It is impossible to know if cryptocurrencies are a fad or are called to blow money as we know it today. What does seem clear is that cyber coins continue to carry a mistrust that hinders their implementation. This is highlighted by an ING survey of new technologies. The report notes that while there is a strong segment of consumers who strongly believe in them, the majority of the public remains suspicious. And, perhaps more alarmingly, the better informed consumers are, the less they trust.
“Overall, attitudes have not changed dramatically from the previous year and Europeans do not have a precisely unanimous opinion on the need to own cryptocurrencies or even know what they are. But it remains to be seen if people will go for them, if they consider them useful, ”explains Jessica Exton, an expert in behavioral science at ING. “In Europe we are clearly divided between those who see them in the future as something positive (32%), negative (33%) or neutral (35%) for online shopping, and that is something that has not changed much throughout of the last year ”, he adds. “Our study shows that there are small enthusiastic groups about the future of cryptocurrencies, but that its relevance in daily life and the fact that its usefulness is demonstrated are going to be key factors in turning that curiosity into a real revolution in money, “says Exton.
However, only 22% of Europeans and 18% of Americans would like cash to cease to exist, compared to 54% of respondents who oppose that option. “That, of course, does not mean that they prefer cash over new payment techniques. It means that they want the option of paying in cash to continue to exist, ”the study points out.
Social media has not just taken off as a platform for online payments. Even in Turkey, by far the most enthusiastic country for digital money among the 15 participating in the survey, the public is divided between those who say they would send money to friends. or family members through social networks, with 43% in favor and 40% against. The European average is 17% in favor and 66% against, with the reluctant Austria leading the way (82% against and only 6% in favor). In Spain, 67% of respondents declared against and 16% in favor.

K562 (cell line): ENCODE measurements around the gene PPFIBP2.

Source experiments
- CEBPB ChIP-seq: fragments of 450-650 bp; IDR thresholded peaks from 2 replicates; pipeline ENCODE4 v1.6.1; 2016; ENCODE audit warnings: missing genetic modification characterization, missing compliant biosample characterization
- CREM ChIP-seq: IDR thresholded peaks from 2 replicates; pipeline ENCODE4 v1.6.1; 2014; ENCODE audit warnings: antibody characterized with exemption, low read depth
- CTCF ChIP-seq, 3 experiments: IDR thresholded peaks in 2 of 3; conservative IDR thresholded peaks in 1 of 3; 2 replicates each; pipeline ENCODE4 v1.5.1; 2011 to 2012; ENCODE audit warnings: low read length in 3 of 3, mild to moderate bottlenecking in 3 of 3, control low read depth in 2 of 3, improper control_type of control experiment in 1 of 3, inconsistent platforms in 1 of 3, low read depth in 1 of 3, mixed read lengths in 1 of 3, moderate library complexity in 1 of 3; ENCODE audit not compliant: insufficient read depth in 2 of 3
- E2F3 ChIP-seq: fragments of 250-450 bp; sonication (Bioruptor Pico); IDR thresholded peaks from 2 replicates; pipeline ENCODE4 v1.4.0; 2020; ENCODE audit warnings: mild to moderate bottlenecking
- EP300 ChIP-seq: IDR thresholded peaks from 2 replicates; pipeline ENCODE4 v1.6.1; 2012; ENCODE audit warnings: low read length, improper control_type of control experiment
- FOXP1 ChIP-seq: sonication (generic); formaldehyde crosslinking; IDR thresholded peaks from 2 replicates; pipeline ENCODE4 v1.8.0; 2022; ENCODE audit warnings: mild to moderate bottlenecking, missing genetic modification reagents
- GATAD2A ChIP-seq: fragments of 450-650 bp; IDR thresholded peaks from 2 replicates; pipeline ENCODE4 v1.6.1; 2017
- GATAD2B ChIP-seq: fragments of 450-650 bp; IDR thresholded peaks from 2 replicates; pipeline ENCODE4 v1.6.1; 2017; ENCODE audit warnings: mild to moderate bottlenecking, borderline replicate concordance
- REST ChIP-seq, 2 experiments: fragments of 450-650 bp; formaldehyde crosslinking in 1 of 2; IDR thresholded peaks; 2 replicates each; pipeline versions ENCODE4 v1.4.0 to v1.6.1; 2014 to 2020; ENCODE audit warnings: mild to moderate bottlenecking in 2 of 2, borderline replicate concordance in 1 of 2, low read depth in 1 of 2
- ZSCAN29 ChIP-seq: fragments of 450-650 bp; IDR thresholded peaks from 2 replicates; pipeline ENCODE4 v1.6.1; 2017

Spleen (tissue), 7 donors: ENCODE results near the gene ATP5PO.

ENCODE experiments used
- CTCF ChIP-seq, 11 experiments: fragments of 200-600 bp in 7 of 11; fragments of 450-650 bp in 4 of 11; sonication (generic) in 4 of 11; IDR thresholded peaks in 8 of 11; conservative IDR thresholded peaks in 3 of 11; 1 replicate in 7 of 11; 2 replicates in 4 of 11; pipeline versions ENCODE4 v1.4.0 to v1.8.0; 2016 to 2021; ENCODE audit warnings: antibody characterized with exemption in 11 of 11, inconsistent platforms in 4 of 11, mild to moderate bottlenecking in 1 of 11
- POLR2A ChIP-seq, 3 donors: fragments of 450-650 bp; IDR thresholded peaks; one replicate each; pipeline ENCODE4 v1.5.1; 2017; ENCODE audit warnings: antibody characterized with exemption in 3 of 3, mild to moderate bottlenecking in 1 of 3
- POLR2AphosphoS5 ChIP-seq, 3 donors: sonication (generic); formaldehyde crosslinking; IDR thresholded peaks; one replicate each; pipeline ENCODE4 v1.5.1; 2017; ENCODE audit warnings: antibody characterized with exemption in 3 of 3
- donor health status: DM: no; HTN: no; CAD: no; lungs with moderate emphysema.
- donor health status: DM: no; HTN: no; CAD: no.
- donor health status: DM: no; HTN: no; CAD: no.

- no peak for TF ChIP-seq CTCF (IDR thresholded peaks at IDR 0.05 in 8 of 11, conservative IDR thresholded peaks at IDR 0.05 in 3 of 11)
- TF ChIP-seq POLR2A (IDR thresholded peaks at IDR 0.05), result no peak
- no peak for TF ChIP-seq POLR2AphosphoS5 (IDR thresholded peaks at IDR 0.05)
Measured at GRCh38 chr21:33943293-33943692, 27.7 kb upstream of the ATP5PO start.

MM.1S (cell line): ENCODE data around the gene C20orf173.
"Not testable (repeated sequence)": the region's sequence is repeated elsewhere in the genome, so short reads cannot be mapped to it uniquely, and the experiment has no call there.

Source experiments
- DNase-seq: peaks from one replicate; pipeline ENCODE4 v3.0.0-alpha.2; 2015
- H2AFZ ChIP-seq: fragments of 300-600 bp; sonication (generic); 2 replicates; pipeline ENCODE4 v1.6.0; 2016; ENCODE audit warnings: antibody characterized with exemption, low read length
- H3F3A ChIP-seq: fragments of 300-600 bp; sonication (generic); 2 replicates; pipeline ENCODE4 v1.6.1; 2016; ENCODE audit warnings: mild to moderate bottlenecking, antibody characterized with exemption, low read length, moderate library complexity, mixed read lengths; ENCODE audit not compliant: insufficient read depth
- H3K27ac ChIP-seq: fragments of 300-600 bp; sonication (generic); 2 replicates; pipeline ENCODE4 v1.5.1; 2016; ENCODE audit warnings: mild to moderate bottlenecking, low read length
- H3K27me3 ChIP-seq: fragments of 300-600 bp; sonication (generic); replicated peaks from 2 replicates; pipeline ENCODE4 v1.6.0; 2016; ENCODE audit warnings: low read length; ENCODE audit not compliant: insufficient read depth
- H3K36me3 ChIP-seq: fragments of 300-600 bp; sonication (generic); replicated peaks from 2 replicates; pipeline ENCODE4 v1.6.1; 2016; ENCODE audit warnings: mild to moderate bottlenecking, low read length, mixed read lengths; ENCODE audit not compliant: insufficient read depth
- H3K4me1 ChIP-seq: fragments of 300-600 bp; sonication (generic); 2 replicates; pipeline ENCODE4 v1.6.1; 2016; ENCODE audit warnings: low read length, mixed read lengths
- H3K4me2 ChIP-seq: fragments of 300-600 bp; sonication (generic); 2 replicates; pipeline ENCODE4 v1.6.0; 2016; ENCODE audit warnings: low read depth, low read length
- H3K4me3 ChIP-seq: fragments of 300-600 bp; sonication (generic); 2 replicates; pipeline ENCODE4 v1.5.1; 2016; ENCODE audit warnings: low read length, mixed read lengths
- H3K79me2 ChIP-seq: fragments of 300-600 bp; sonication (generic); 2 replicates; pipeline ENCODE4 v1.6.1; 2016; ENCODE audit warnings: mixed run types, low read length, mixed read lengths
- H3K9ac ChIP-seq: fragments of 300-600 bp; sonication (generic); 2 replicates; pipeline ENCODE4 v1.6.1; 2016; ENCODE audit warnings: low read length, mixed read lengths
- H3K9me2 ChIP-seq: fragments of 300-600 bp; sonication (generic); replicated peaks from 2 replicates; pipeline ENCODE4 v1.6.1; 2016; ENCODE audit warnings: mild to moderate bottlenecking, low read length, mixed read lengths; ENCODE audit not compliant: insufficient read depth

Teunis Brosens, ING’s digital finance and regulation economist, believes that for cryptocurrencies to become normal , technical improvements are needed , “but to gain trust and acceptance beyond a core of enthusiasts, it would be helpful if there would be an association with well-known brands. ” In summary, cryptocurrencies have to present themselves to their potential future users as something that is part of the existing financial framework, rather than presenting itself as something external to that framework, ”he says. Brosens seems to be targeting hybrid models or projects like Facebook’s Libra, which initially intends to use the centralized system, but only as a transition mechanism towards a fully decentralized currency in the future.
Glenn Goodman, who quit his job as a reporter for the ITV television network to become a guru of cryptocurrencies, believes that the public mistrusts them “because, in the early days of the Internet, criminals and scammers were the first to take advantage technology for your benefit for illegal purposes. ” “The pure currency aspect is only part of all this. Yes, it can end up revolutionizing the financial industry, but technology has the potential to do much more than that: it can destroy intermediaries in many industries and save consumers billions of euros, ”he adds. Can you imagine a decentralized economy with taxi networks without there being taxi companies, insurance policies without insurers, contracts made and applied without the need for lawyers? That’s what blockchains and cryptocurrencies are really about: using technology to connect buyers and sellers and suppress the middleman, “he concludes.